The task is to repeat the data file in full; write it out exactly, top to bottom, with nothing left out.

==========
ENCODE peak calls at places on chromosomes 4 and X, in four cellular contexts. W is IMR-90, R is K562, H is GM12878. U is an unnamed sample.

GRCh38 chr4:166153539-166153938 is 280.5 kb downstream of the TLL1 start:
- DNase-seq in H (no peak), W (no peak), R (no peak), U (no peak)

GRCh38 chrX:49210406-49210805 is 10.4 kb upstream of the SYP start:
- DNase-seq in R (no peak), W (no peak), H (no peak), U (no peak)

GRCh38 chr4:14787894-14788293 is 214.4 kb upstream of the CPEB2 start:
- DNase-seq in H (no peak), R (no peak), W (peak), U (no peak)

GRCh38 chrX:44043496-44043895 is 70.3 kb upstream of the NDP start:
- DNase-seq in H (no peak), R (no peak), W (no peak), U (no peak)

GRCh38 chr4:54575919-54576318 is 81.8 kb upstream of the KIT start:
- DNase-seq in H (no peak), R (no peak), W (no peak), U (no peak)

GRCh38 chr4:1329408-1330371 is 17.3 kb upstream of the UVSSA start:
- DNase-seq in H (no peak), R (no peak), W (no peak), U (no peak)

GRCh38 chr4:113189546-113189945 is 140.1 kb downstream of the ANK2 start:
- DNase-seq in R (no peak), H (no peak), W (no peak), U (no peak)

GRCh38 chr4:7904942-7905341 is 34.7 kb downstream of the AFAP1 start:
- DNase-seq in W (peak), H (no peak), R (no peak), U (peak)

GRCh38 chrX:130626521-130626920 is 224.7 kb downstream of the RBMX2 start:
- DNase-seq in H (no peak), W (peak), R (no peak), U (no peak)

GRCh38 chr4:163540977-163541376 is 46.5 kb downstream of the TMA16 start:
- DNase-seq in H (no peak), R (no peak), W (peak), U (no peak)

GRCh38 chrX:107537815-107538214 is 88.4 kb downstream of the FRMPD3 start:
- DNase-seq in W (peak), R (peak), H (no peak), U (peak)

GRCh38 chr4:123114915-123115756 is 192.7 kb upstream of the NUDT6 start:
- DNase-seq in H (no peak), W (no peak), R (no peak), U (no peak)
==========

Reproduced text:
ENCODE peak calls at places on chromosomes 4 and X, in four cellular contexts. W is IMR-90, R is K562, H is GM12878. U is an unnamed sample.

GRCh38 chr4:166153539-166153938 is 280.5 kb downstream of the TLL1 start:
- DNase-seq in H (no peak), W (no peak), R (no peak), U (no peak)

GRCh38 chrX:49210406-49210805 is 10.4 kb upstream of the SYP start:
- DNase-seq in R (no peak), W (no peak), H (no peak), U (no peak)

GRCh38 chr4:14787894-14788293 is 214.4 kb upstream of the CPEB2 start:
- DNase-seq in H (no peak), R (no peak), W (peak), U (no peak)

GRCh38 chrX:44043496-44043895 is 70.3 kb upstream of the NDP start:
- DNase-seq in H (no peak), R (no peak), W (no peak), U (no peak)

GRCh38 chr4:54575919-54576318 is 81.8 kb upstream of the KIT start:
- DNase-seq in H (no peak), R (no peak), W (no peak), U (no peak)

GRCh38 chr4:1329408-1330371 is 17.3 kb upstream of the UVSSA start:
- DNase-seq in H (no peak), R (no peak), W (no peak), U (no peak)

GRCh38 chr4:113189546-113189945 is 140.1 kb downstream of the ANK2 start:
- DNase-seq in R (no peak), H (no peak), W (no peak), U (no peak)

GRCh38 chr4:7904942-7905341 is 34.7 kb downstream of the AFAP1 start:
- DNase-seq in W (peak), H (no peak), R (no peak), U (peak)

GRCh38 chrX:130626521-130626920 is 224.7 kb downstream of the RBMX2 start:
- DNase-seq in H (no peak), W (peak), R (no peak), U (no peak)

GRCh38 chr4:163540977-163541376 is 46.5 kb downstream of the TMA16 start:
- DNase-seq in H (no peak), R (no peak), W (peak), U (no peak)

GRCh38 chrX:107537815-107538214 is 88.4 kb downstream of the FRMPD3 start:
- DNase-seq in W (peak), R (peak), H (no peak), U (peak)

GRCh38 chr4:123114915-123115756 is 192.7 kb upstream of the NUDT6 start:
- DNase-seq in H (no peak), W (no peak), R (no peak), U (no peak)